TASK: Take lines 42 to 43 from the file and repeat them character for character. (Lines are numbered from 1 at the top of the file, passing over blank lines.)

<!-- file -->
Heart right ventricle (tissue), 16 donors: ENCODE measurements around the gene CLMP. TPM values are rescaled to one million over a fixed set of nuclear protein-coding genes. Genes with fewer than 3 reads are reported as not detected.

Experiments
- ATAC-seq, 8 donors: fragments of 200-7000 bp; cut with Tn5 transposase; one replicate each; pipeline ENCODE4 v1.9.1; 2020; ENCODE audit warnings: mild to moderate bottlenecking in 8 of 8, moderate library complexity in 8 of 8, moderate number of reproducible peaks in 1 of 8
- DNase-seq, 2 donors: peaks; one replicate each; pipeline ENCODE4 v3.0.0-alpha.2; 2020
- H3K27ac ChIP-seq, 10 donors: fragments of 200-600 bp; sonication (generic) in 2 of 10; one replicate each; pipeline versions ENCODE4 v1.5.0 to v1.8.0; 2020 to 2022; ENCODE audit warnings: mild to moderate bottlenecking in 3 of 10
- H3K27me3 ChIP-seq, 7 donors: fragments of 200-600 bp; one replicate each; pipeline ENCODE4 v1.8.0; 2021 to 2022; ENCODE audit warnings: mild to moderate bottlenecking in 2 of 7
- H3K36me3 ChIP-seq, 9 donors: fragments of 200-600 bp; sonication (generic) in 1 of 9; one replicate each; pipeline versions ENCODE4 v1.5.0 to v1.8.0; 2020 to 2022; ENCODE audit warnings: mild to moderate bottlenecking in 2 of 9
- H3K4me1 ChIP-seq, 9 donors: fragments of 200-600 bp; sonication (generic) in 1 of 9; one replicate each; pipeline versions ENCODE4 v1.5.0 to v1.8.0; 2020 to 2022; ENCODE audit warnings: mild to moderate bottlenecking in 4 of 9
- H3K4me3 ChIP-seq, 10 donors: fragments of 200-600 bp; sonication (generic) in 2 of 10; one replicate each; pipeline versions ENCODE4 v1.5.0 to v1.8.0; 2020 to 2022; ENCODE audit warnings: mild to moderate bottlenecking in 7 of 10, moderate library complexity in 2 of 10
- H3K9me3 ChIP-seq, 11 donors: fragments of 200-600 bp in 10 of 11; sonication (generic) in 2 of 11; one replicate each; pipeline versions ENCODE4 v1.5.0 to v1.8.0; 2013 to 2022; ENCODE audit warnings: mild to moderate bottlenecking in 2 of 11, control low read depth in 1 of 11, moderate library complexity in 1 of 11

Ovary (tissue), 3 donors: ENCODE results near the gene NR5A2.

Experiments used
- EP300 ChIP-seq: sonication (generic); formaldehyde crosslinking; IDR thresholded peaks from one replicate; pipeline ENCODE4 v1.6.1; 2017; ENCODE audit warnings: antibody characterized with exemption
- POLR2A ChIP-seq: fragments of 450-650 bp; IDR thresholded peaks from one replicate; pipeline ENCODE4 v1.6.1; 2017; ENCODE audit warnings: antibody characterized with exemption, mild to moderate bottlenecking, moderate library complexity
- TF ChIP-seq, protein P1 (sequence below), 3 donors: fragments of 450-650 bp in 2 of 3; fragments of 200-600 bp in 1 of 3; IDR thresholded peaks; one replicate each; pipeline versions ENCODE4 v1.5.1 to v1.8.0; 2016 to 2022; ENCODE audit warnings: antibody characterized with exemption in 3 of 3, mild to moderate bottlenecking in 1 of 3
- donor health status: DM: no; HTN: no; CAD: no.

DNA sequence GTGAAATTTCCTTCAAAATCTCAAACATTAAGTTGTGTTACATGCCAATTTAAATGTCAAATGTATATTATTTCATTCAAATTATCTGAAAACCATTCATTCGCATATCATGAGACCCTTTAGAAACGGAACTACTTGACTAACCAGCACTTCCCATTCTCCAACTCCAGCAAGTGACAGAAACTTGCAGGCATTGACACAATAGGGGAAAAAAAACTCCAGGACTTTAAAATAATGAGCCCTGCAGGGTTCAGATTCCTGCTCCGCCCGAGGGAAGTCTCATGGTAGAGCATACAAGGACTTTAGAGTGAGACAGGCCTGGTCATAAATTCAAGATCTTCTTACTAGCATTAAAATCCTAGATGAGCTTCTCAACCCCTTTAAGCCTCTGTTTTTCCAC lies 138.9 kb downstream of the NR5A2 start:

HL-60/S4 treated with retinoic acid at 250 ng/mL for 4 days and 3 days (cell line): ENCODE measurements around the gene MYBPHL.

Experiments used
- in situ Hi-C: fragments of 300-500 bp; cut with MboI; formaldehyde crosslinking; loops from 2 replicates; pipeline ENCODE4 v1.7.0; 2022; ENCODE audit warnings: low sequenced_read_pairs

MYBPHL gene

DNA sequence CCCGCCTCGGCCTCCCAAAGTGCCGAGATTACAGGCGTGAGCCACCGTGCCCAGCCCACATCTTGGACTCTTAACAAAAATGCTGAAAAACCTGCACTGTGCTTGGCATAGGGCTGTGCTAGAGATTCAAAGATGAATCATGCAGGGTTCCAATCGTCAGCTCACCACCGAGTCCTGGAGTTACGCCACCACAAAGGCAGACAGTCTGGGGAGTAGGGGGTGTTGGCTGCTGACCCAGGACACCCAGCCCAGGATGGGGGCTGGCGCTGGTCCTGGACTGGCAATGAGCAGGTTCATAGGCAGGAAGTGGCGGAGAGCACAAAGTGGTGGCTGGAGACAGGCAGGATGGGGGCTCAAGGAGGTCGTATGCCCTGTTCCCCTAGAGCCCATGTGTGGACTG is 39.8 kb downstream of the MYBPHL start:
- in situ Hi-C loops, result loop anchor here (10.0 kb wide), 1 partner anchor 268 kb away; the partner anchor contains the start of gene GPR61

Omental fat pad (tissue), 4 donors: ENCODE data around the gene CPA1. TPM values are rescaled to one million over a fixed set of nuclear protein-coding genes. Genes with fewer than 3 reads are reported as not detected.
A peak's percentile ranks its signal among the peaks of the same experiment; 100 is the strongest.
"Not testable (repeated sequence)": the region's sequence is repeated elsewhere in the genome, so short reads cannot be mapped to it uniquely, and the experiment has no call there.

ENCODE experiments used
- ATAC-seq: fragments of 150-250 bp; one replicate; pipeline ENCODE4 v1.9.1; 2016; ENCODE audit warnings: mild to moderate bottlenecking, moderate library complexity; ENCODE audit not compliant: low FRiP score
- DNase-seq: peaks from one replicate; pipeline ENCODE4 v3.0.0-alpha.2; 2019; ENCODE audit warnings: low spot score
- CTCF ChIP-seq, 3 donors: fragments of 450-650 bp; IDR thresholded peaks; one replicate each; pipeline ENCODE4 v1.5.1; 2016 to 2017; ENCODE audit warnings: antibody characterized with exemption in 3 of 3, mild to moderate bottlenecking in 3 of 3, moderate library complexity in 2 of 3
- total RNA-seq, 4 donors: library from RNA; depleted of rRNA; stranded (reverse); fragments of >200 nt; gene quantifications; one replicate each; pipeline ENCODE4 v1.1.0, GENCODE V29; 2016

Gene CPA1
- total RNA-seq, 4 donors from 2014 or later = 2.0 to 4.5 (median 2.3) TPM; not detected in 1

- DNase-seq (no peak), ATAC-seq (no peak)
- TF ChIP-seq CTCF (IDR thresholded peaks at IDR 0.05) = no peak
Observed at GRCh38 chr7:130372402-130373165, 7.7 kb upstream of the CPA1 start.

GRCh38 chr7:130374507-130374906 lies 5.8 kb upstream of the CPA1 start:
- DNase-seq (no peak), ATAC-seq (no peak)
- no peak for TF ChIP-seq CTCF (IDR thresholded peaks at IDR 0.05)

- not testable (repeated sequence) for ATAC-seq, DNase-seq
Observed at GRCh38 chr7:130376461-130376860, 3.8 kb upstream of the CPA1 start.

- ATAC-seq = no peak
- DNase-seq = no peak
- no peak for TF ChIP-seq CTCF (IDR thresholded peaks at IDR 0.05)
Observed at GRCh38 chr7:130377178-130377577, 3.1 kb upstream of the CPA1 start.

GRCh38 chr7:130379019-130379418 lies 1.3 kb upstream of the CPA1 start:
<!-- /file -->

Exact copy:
- ATAC-seq = no peak
- DNase-seq = no peak